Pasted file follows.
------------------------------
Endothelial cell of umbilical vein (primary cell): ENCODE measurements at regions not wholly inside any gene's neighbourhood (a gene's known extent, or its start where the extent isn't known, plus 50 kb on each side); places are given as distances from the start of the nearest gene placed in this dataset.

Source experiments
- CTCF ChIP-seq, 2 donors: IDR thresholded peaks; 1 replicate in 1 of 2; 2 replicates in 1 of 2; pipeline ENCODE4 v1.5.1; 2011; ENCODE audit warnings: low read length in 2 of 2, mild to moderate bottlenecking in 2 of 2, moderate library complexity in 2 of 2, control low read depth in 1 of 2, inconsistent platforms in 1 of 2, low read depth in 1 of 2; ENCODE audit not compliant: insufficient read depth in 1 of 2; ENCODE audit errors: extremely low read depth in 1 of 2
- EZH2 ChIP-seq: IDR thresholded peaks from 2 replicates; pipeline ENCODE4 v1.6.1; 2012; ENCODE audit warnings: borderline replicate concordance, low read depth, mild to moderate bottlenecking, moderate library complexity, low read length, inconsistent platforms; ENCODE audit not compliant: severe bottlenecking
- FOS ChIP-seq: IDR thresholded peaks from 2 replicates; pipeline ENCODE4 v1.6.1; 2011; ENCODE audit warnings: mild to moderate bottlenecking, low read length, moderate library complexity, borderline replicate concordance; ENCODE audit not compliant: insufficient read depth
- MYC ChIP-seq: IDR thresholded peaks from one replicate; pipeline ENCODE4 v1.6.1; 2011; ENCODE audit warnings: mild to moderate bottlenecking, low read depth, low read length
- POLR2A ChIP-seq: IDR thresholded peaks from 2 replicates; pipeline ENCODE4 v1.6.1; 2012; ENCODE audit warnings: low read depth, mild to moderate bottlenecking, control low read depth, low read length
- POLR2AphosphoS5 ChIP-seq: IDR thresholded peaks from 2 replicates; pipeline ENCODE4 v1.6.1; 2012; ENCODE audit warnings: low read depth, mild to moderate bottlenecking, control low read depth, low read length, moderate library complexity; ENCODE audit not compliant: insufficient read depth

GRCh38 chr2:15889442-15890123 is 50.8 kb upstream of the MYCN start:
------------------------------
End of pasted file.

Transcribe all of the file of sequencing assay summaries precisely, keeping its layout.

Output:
Endothelial cell of umbilical vein (primary cell): ENCODE measurements at regions not wholly inside any gene's neighbourhood (a gene's known extent, or its start where the extent isn't known, plus 50 kb on each side); places are given as distances from the start of the nearest gene placed in this dataset.

Source experiments
- CTCF ChIP-seq, 2 donors: IDR thresholded peaks; 1 replicate in 1 of 2; 2 replicates in 1 of 2; pipeline ENCODE4 v1.5.1; 2011; ENCODE audit warnings: low read length in 2 of 2, mild to moderate bottlenecking in 2 of 2, moderate library complexity in 2 of 2, control low read depth in 1 of 2, inconsistent platforms in 1 of 2, low read depth in 1 of 2; ENCODE audit not compliant: insufficient read depth in 1 of 2; ENCODE audit errors: extremely low read depth in 1 of 2
- EZH2 ChIP-seq: IDR thresholded peaks from 2 replicates; pipeline ENCODE4 v1.6.1; 2012; ENCODE audit warnings: borderline replicate concordance, low read depth, mild to moderate bottlenecking, moderate library complexity, low read length, inconsistent platforms; ENCODE audit not compliant: severe bottlenecking
- FOS ChIP-seq: IDR thresholded peaks from 2 replicates; pipeline ENCODE4 v1.6.1; 2011; ENCODE audit warnings: mild to moderate bottlenecking, low read length, moderate library complexity, borderline replicate concordance; ENCODE audit not compliant: insufficient read depth
- MYC ChIP-seq: IDR thresholded peaks from one replicate; pipeline ENCODE4 v1.6.1; 2011; ENCODE audit warnings: mild to moderate bottlenecking, low read depth, low read length
- POLR2A ChIP-seq: IDR thresholded peaks from 2 replicates; pipeline ENCODE4 v1.6.1; 2012; ENCODE audit warnings: low read depth, mild to moderate bottlenecking, control low read depth, low read length
- POLR2AphosphoS5 ChIP-seq: IDR thresholded peaks from 2 replicates; pipeline ENCODE4 v1.6.1; 2012; ENCODE audit warnings: low read depth, mild to moderate bottlenecking, control low read depth, low read length, moderate library complexity; ENCODE audit not compliant: insufficient read depth

GRCh38 chr2:15889442-15890123 is 50.8 kb upstream of the MYCN start: